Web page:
Panic is a concertante work for alto saxophone, jazz drum kit, woodwinds, brass and percussion by Harrison Birtwistle. It was written in 1995 and premiered as part of the Last Night of the Proms on 16 September 1995 at the Royal Albert Hall, London. At the premiere the solo saxophone part was played by John Harle, the drum kit by Paul Clarvis and the BBC Symphony Orchestra was conducted by Andrew Davis.

It was commissioned by John Drummond in his last season as director of The Proms.

Its full name is Panic: A Dithyramb for alto saxophone, jazz drummer, wind, brass and percussion.[1] The title indicates both the nature of the music and the fact that it is a representation of the Classical Greek god Pan.

Structure and style

The piece is scored for solo alto saxophone, jazz drum kit, 3 flutes (nos. 2 & 3 doubling piccolo), 3 oboes (no. 3 doubling cor anglais), 2 clarinets in B (no. 2 doubling clarinet in E), bass clarinet, 3 bassoons (no. 3 doubling contrabassoon), 4 horns, 4 trumpets (no. 1 doubling piccolo trumpet), 3 trombones, tuba, timpani and percussion.

The playing time is approximately 18 minutes.

The score is prefaced by a quotation from Elizabeth Barrett Browning's poem A Musical Instrument:

"O what is he doing the great god Pan

Down by the reeds by the river.

Spreading ruin and scattering ban..."[2]

Harrison Birtwistle has said of the piece:

"I have called the work a dithyramb, in Classical Greece a choric song in honour of Dionysus, whose wild exuberance here runs riot. The soloist, as chorus leader, is identified with the mythic god Pan... The title Panic refers to the feelings of ecstasy and terror experienced by animals in the night at the sound of Pan's music."[1]

The music is heavily focussed on the solo saxophone which plays almost uninterruptedly throughout, at times seeming to overwhelm the accompanying wind and percussion. Some commentators have noted that the saxophone is clearly identified with Pan himself ("there appears little doubt about the soloist's identification with the work's protagonist"[2]).

The overall style of the music has been described as "raucous",[2] "violen[t]",[3] "wild" and "chaotic".[4]

Reception

Panic has been called a Succès de scandale due to the widespread negative press it received at its premiere.[5]

As it was part of the programme of the Last Night of the 1995 Proms season it was broadcast live on BBC television and Radio 3. Although the Proms has a tradition of premiering new music, the Last Night was traditionally associated with 'safe' traditional patriotic pieces such as Rule Britannia and Land of Hope and Glory.[6] Subsequently the BBC was reported to have received "thousands" of complaints.[7]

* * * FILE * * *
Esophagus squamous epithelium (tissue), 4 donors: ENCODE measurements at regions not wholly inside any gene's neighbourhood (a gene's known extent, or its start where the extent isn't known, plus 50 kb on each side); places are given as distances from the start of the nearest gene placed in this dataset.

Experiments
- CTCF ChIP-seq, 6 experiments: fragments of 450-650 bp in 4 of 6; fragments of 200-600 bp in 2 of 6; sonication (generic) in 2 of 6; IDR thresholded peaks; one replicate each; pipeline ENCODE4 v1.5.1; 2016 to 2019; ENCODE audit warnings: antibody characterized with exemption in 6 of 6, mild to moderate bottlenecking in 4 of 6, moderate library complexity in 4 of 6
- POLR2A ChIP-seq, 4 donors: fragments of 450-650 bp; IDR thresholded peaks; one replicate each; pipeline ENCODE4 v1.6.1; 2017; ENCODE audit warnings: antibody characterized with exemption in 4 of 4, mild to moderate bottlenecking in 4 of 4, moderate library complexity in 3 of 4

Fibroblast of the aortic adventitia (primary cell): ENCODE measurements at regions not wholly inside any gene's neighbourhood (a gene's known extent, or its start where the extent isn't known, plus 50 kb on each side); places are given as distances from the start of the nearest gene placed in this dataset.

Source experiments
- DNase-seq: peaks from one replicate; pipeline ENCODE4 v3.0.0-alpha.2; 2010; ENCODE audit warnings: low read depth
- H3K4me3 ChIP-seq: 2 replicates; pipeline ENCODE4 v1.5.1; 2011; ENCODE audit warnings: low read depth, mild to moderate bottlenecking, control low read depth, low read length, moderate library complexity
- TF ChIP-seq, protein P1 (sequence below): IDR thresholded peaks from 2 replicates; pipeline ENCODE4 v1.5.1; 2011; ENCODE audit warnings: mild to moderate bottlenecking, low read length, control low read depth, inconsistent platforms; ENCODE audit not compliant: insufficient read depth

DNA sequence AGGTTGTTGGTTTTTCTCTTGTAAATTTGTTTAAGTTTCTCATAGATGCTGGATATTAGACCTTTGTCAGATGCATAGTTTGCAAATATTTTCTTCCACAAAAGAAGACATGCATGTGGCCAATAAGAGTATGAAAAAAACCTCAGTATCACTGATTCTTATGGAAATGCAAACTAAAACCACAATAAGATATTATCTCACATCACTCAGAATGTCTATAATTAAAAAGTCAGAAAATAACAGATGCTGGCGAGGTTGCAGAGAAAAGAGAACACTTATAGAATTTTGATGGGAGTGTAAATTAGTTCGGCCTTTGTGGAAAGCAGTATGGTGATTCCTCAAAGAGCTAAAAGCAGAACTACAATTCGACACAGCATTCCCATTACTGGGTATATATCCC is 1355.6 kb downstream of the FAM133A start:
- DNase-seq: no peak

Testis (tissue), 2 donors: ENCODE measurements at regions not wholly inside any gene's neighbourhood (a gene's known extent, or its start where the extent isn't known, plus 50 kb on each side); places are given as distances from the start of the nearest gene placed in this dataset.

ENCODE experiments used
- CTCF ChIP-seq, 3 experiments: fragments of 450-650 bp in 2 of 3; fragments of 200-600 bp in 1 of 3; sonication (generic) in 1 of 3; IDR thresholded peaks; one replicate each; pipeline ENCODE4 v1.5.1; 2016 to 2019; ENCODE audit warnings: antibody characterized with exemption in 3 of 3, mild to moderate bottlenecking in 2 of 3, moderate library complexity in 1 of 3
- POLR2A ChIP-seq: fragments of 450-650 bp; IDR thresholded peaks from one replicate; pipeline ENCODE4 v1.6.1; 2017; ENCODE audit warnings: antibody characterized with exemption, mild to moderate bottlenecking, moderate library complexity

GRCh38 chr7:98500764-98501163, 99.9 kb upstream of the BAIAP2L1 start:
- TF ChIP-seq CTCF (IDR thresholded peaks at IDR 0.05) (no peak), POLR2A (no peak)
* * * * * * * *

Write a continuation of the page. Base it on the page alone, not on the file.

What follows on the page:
Some newspaper comments were scathing, chiefly from non-music journalists who had their attention drawn to it because of its prominent scheduling, although John Harle said that he "read a nice review on the Monday [following the concert]".[8]

There were in fact several positive notices by music journalists: Hilary Finch in The Times stated that the piece had "tremendous, unremitting energy".[9] Robert Maycock in The Independent stated that "John Harle played it with astonishing physical and expressive power, and the drummer, Paul Clarvis, matched precision with brilliance."[10]

These more measured views have remained. In 2012 it was described by Tom Service in The Guardian as "one of the most dazzling and dynamic pieces written in the last 20 years".[11]

Recordings

References

  1. ^ a b "Harrison Birtwistle, Panic (1995)". boosey.com. Retrieved 7 March 2019.
  2. ^ a b c Addlington, Robert (2000). The Music of Harrison Birtwistle. Cambridge University Press. p. 66. ISBN 978-0-521-63082-5.
  3. ^ Maycock, Robert (18 September 1995). "Last Night of the Proms BIRTWHISTLE [sic] PREMIERE Royal Albert Hall, London". The Independent. Retrieved 8 March 2019.
  4. ^ Bruce, David (April 1996). "Challenging the system" (PDF). The Musical Times. Retrieved 8 March 2019.
  5. ^ Mark Audus (1996) Liner note from the Argo recording
  6. ^ "Birtwistle Panic at the Proms (feature) - YouTube". YouTube. Retrieved 9 January 2021.
  7. ^ "Six of the best: BBC Proms world premieres". classical-music.com. 12 July 2018. Retrieved 7 March 2019.
  8. ^ Fisher, Neil (3 May 2014). "Birtwistle at 80: the man who brought Panic to the Proms". The Times. Retrieved 7 March 2019.
  9. ^ "All Quiet on the Chariot of Fire", The Times, Monday September 18, 1995
  10. ^ The Independent, Monday September 18, 1995
  11. ^ Service, Tom (14 May 2012). "A guide to Harrison Birtwistle's music". The Guardian. Retrieved 7 March 2019.